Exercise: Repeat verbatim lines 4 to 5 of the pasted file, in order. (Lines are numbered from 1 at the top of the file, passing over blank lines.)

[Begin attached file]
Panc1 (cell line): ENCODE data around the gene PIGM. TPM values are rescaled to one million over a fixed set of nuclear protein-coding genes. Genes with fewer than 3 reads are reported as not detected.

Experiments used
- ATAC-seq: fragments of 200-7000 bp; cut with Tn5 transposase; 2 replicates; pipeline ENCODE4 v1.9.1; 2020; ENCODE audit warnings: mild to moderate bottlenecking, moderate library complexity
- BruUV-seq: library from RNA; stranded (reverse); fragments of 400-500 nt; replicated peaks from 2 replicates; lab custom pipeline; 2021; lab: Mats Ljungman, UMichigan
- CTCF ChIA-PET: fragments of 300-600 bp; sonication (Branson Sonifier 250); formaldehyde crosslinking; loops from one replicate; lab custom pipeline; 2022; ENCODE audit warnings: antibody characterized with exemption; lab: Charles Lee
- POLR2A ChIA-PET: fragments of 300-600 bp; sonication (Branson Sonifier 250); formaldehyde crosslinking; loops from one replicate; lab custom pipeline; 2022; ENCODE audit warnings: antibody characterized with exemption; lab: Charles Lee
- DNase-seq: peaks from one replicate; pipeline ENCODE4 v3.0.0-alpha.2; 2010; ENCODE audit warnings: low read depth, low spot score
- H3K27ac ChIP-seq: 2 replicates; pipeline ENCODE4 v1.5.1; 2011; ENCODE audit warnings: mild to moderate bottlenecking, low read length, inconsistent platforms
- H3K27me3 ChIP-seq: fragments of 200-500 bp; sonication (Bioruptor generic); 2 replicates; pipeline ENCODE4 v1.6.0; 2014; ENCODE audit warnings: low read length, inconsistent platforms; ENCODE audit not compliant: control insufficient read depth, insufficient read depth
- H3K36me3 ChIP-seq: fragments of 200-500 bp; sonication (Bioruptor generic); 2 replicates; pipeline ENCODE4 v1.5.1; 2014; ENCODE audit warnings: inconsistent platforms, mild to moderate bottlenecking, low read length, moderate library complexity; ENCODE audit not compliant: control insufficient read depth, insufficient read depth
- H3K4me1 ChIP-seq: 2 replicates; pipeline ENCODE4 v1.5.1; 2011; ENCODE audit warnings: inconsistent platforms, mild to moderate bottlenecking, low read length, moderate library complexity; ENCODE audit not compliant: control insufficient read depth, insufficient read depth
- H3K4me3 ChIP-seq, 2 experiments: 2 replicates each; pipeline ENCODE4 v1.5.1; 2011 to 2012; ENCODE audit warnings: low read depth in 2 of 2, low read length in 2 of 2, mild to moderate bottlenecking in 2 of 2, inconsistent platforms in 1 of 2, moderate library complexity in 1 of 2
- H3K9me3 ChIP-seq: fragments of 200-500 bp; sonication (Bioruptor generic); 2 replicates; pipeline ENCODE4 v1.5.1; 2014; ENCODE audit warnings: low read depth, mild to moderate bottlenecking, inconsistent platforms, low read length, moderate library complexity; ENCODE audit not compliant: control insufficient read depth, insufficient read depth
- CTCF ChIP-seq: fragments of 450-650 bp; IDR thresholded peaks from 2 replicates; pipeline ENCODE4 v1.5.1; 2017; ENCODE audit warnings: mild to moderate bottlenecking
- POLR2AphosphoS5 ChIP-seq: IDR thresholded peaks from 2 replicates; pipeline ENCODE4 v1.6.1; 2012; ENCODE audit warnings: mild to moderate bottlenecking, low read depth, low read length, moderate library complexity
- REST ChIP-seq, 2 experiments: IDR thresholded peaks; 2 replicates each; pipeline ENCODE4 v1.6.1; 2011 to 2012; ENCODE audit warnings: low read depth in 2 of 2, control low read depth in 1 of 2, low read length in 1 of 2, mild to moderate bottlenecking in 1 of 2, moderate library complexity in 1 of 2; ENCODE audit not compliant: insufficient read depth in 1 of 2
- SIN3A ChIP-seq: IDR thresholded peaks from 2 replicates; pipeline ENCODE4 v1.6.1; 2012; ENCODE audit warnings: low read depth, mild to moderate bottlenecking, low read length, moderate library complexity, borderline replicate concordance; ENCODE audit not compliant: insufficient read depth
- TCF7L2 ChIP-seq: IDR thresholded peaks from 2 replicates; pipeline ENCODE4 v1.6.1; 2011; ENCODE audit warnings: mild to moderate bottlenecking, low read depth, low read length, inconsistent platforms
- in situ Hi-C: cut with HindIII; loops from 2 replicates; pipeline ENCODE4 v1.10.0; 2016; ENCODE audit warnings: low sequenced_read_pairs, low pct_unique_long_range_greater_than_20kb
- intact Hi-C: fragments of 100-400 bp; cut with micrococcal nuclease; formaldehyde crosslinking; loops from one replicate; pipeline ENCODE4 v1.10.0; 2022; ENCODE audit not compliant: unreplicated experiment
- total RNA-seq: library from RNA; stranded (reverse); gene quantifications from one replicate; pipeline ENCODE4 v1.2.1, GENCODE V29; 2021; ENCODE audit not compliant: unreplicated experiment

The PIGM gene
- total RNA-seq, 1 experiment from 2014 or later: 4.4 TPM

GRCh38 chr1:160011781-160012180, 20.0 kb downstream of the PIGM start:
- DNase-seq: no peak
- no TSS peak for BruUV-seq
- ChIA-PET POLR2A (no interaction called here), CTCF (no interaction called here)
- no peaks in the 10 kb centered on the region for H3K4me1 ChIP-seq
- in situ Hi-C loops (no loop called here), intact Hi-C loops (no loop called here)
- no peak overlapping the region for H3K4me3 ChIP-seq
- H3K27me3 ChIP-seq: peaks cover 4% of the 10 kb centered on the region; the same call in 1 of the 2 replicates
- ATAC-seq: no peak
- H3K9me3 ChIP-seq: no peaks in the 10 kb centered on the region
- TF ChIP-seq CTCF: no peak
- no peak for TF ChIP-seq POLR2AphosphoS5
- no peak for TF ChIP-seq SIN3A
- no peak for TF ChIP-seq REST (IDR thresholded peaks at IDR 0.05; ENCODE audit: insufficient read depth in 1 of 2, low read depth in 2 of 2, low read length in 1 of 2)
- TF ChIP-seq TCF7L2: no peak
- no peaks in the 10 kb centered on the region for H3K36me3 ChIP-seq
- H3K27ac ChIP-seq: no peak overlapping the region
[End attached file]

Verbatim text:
- BruUV-seq: library from RNA; stranded (reverse); fragments of 400-500 nt; replicated peaks from 2 replicates; lab custom pipeline; 2021; lab: Mats Ljungman, UMichigan
- CTCF ChIA-PET: fragments of 300-600 bp; sonication (Branson Sonifier 250); formaldehyde crosslinking; loops from one replicate; lab custom pipeline; 2022; ENCODE audit warnings: antibody characterized with exemption; lab: Charles Lee